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A lathe home made attachment
Ball Turning Tool With Completed Handles
This ball turning tool was made to a design published in Model Engineer's Workshop Issue 26 December 1994. The purpose was to make the ball handles for my Tool and Cutter Grinder.
The design is one which turns about a vertical axis and works well. However if I did this again I should probably make one of the type that pivots around a horizontal axis and fits into the tool post. Below is shown the 3 stages in making a ball handle. First cut two grooves of distance from the ends equal to the diameter of the ball to be made. Then turn the body of the handle down to give two parallel portions to hold in the chuck. The larger diameter is large enough for the chuck jaws to clear the large ball end and the smaller diameter is large enough to allow the jaws to clear the smaller ball end. This enables the blank to be held in the chuck for turning the balls on the ends of the blank.
Balls Ready for Taper - Shown with Holding Attachments
Turning the taper is difficult, as once the balls are turned, there seems to be little to get hold of in order to turn the taper. It is necessary to make two adapters. One, a simple female adapter to hold the small ball in a rotating centre. The second is a socket with a section milled out of it. This should be a sliding fit on the large ball, and once in the 3 jaw chuck should close on the ball to allow the handle to be driven for taper turning. Turning the taper is shown below. The ball is swung sideways and back through the slot in the socket adapter to mill, drill and tap for the bolt.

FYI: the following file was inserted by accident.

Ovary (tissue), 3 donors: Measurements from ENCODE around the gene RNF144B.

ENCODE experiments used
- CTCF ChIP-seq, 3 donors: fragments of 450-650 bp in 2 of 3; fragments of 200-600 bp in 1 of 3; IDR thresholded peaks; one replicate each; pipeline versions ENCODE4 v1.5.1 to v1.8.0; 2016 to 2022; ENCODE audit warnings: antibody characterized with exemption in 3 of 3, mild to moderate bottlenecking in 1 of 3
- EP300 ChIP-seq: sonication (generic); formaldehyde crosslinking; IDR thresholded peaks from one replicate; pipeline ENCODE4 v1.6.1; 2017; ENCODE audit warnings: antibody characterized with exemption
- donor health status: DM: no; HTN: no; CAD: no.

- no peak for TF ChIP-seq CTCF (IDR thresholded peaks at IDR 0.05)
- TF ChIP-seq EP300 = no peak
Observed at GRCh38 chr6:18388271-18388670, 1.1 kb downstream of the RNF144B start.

Preparing to Turn the Taper on The Handle
Ball Handles in Various Stages of Product
I do like the "up and over" version of ball turning tools where the tool rotation axis is horizontal and at right angles to the lathe axis. When thinking about this concept, it occurred to me that these types of ball turners, are very similar to boring heads and I already had one of those. I therefore mounted it in my shop spindle and bolted it to the cross slide of the lathe as in the photo. The overhang looks impossible but it is unimportant as the forces are pushing the tool horizontally not vertically and the setup shown here works superbly.
For those interested in this style of ball turning, I wrote an article on this in Model Engineer's Workshop - issue 133. I do find the system more adaptable however, if the clamping arrangement is fastened to a vertical slide. The dimensions of the tool bit are shown below :-
Using a Boring Head for Ball Production
The Actual Cutting Tool
The Business End of the Boring Head
|Origins of the Name|
|James Haythornthwaite 1810|
|Rotary Table Adapter|
|Rear Tool Post|
|Weaving the Cloth|
|Grenfell at Speed|
|Grenfell High Places|